Beyond The Beach
in South Western Turkey
A few weeks ago I went to South Western Turkey and wrote about the turquoise lagoon area surrounding Olü Deniz which was stunningly beautiful and the perfect place to relax in October in mid-twenty celsius temperatures, whilst swimming in the super buoyant crystal clear sea.
However, as I was to find out on my trip there is a lot more to discover in South Western Turkey beyond the beach.
Turkey is steeped in history and on the same trip we set off to explore some of the stunning historical and natural phenomena by jeep – including gorges and ancient ruins going back to pre Roman times.
We had flown direct from Zurich with Turkish Airlines to Istanbul the previous day and in Istanbul we changed planes to fly to Dalaman which is the closest airport to Fethiye where we were staying.
On the first day we took a jeep and headed to the hills and discovered the ruins of an ancient Lycian city called Tlos.
We climbed up to the summit and the views were stupendous and you could literally see for miles.
Back on the road we noticed all the bundles of sesame stems drying in the fields.
We stopped to take a look at the sesame seeds which are inside the stems. Sesame seeds are very popular in all forms of cuisine here and in our hotel there was a wonderful crushed sesame paste served for breakfast with bread.
There were also pomegranates growing wild in the hedgerows everywhere and squeezed pomegranate juice is a popular and delicious drink you can get in all the roadside stalls and cafes.
We visited one of the mosques and had a quick tour inside to admire the beautiful tiles and interior.
Next on the itinerary was a trout farm where we watched local women baking the most delicious round flat breads which we got to taste hot from the stove, filled with a little local cheese and fresh herbs.
Very simple but supremely tasty!
For lunch we headed to Saklikent which means “hidden city” and is famous for its stunning gorge which is one of the deepest in the world. It is 18km long and 300m deep and it’s situated about 50km from Fethiye.
Before exploring the gorge we had a lunch of freshly grilled trout and chicken and salad all set on a table bedecked with cushions which was actually in the river! With the water flowing beneath us, it was an idyllic setting and really fun to be having lunch in the middle of the water. All around us people were gliding past us on rafts or canoes and it felt a little surreal.
Not only was it a fun location to have lunch but it was also lovely and cool as it was situated on the valley floor in the shade.
After lunch we crossed a shallow part of the river on foot (you really need practical shoes here so we hired plastic sandals on the spot) and trekked through the gorge. Surrounding us were gigantic slabs of stone and some of the rocks are more than 300m high. The water was a chalky, limestone turquoise blue and there were boulders strewn all over the valley floor. It felt like being on the set of a movie – and apparently it’s also a popular place for abseiling.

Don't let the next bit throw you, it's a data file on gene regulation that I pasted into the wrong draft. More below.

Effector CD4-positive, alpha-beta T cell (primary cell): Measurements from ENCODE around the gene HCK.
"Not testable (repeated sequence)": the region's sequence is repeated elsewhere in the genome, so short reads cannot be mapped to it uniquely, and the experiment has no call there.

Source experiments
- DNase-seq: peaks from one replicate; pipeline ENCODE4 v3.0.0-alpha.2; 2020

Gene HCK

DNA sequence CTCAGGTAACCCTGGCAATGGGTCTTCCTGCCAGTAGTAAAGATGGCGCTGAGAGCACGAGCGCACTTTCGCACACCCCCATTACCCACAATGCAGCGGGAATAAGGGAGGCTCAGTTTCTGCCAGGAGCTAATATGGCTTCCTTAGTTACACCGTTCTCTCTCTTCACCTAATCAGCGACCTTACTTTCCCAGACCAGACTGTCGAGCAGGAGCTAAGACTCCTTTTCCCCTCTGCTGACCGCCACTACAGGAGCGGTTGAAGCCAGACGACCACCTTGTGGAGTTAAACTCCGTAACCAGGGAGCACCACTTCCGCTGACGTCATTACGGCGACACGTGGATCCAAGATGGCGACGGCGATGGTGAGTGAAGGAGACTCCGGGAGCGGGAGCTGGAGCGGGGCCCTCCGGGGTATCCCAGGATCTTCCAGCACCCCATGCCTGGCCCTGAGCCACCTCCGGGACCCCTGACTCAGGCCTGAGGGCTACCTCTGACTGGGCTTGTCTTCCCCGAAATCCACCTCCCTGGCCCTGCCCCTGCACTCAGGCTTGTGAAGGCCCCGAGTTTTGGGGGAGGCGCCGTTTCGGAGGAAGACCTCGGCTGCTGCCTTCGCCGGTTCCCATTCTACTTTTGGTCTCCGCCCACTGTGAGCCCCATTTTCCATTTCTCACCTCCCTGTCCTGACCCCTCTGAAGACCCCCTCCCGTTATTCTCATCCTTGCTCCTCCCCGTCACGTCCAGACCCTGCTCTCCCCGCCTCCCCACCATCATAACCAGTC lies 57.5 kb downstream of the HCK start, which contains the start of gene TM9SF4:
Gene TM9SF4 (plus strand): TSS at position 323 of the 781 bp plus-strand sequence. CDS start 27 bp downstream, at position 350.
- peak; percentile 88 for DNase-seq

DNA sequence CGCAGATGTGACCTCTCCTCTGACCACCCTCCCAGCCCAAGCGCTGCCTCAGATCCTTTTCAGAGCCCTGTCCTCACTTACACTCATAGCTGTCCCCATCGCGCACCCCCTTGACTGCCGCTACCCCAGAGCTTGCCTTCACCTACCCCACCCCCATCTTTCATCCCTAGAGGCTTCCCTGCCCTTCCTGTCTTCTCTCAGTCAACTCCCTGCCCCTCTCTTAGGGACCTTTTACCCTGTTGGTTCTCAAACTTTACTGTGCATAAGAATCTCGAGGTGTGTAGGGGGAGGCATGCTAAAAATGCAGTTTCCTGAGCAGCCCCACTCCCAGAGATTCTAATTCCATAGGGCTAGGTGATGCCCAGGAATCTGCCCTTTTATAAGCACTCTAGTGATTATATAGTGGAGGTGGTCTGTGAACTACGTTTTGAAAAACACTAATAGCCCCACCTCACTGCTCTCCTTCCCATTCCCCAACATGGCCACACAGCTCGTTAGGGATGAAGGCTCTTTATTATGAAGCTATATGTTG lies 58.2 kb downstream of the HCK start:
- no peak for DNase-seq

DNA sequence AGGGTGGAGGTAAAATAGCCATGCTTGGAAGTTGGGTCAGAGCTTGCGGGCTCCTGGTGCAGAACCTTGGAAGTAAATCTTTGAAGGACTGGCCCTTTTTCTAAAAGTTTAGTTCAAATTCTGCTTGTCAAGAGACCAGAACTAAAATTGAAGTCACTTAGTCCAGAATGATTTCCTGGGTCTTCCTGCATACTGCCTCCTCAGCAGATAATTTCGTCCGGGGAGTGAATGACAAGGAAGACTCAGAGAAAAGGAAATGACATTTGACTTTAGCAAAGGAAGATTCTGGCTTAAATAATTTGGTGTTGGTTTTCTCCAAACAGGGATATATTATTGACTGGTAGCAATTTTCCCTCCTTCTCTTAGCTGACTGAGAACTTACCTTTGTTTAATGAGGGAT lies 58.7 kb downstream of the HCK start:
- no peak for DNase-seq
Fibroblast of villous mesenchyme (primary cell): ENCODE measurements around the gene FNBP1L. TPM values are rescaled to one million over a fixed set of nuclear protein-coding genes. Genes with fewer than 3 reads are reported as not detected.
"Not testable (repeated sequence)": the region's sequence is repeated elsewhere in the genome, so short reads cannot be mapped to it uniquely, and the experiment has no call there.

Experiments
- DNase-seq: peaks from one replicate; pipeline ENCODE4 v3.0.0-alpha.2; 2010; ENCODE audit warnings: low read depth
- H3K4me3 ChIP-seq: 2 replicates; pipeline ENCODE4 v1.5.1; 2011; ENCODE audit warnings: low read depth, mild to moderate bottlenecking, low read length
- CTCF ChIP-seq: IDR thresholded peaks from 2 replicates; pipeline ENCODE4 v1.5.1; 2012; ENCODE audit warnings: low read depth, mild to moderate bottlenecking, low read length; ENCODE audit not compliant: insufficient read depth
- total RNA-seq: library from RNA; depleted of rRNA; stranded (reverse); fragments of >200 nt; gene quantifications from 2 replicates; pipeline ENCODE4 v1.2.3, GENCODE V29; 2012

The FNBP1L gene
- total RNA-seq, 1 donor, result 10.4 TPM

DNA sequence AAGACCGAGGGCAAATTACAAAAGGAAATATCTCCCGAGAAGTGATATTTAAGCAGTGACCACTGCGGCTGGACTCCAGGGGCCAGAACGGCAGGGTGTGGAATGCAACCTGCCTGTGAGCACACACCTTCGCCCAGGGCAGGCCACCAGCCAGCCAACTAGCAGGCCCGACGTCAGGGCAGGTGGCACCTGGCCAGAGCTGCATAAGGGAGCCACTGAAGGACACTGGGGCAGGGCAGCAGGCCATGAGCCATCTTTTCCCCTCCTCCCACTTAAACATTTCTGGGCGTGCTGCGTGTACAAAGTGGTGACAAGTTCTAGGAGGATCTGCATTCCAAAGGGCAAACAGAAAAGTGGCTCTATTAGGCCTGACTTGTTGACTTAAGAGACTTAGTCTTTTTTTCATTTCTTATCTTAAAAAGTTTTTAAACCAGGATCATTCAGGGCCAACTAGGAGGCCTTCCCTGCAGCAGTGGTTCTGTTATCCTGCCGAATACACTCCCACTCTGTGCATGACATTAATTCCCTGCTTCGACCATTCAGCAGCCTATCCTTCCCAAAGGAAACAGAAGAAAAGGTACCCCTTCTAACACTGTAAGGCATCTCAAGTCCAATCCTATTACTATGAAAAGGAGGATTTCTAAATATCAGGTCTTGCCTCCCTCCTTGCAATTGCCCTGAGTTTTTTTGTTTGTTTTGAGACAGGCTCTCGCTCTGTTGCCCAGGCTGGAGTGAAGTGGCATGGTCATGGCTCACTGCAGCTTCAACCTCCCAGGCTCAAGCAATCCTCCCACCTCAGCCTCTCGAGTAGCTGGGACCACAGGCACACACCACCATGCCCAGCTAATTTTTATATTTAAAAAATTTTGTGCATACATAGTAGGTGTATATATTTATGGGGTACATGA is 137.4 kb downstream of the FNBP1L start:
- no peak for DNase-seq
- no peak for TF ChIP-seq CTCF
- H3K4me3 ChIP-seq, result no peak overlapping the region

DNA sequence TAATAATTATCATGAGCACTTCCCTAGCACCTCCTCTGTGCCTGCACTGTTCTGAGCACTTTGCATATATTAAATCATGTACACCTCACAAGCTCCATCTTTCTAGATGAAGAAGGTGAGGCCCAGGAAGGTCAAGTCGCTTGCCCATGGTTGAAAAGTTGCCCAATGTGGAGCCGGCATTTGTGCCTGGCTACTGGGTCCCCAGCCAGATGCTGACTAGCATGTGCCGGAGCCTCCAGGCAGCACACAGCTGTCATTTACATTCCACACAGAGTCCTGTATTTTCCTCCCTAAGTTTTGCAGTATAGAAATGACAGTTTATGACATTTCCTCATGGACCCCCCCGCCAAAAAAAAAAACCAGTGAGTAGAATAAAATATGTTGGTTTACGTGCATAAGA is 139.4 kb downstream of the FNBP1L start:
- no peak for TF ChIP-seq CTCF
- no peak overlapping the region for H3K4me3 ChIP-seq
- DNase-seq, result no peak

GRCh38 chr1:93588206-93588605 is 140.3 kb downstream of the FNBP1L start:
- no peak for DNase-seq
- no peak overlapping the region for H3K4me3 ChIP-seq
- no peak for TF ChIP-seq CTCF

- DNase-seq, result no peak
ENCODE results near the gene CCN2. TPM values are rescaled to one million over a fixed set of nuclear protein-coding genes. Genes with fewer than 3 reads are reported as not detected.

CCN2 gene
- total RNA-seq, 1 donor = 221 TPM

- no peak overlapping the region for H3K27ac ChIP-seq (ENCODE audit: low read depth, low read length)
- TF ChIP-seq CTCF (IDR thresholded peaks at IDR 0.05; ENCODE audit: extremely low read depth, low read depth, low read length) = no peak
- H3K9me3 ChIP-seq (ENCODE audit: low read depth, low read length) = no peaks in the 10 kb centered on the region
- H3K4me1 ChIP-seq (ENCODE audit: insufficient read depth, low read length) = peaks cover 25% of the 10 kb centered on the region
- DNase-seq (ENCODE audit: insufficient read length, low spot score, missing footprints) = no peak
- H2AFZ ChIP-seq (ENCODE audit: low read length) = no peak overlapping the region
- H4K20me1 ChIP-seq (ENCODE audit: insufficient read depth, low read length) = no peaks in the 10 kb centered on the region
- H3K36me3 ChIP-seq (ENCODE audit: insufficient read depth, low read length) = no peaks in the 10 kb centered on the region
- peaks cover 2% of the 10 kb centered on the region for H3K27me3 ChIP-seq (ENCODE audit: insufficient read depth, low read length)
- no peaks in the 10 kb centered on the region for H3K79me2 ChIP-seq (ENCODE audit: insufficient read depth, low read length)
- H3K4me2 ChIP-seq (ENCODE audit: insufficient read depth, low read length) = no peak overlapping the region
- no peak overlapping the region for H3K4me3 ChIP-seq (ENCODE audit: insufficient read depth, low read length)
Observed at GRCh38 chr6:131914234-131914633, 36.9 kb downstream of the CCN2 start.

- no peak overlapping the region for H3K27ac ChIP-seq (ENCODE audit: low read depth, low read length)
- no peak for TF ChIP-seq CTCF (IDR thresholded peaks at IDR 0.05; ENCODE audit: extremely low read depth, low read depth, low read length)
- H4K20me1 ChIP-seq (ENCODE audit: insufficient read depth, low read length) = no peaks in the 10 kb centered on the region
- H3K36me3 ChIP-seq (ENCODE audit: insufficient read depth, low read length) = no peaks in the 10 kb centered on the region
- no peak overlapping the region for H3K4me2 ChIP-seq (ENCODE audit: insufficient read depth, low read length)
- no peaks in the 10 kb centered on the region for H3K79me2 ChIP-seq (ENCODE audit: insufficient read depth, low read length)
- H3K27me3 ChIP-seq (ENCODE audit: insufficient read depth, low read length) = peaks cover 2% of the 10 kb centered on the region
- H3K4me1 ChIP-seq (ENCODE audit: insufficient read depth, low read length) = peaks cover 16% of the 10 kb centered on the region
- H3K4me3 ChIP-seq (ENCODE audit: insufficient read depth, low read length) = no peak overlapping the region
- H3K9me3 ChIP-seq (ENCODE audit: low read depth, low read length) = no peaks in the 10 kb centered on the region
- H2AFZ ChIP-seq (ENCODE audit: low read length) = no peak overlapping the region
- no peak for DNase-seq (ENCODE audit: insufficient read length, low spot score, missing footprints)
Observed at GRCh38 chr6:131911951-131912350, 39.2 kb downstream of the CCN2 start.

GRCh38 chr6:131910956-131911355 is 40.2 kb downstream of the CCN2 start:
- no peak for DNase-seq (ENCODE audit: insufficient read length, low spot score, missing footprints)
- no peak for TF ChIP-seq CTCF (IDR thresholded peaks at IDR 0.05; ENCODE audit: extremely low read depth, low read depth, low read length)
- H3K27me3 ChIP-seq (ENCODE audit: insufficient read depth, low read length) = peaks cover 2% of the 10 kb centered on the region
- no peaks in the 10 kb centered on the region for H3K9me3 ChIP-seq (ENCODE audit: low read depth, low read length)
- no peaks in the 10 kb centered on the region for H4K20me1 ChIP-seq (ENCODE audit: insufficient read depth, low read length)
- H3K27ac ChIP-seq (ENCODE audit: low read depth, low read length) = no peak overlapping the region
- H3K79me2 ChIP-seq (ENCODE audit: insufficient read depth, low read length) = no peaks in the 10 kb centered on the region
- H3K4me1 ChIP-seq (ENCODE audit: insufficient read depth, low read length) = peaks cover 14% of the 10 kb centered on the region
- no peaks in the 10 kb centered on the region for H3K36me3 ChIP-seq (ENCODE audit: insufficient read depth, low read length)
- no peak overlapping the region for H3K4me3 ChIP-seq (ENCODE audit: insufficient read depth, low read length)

There were plenty of different water sports you could have taken part in here with river rafting being the most popular. I would have happily have spent the whole afternoon here and had a go on a raft but after the gorge it was time to get back in the jeep and head for the next destination!
The ancient city of Xanthos, had in fact been the capital city of Lycia and was full of ruins and this beautiful amphitheatre.
Lycia had been a federation of 19 cities and they set great store on burials and tomb stones and produced some amazing tombs combining Greek and Persian styles. There was plenty of beautiful art work and design on display.
A little further on we stopped at Kayaköy which means “Rock Village” and is a ghost town previously known as Karmylassos and Levissi. It had been had a thriving economy since the 14th Century where Muslims and Greek Orthodox Christians had lived harmoniously together until it was abandoned in 1923 at the end of the Greco-Turkish War when a compulsory population exchange took place. Now it’s simply a cluster of roofless houses standing forlornly on a hill.
After a whole day discovering the cultural side of South Western Turkey it was time to head back to our hotel in Fethiye and on to dinner. We had had a fabulous day exploring some of the hidden cultural treasures in this beautiful part of Turkey.
If you’re looking for a holiday with a difference why not take a trip out in a jeep to explore some of the rich ancient history of Turkey – but of course, do make sure you allow some time to explore the beaches and boat trips too! We went in October and the weather was hot and sunny during the day but the sea was warm enough to swim in.
For more information on South Western Turkey please contact Türkei Tourismus or your local travel agent.
NewInZurich was a guest of Türkei Tourismus but all views expressed are entirely our own.
You may also wish to see our article about Ölü Deniz here.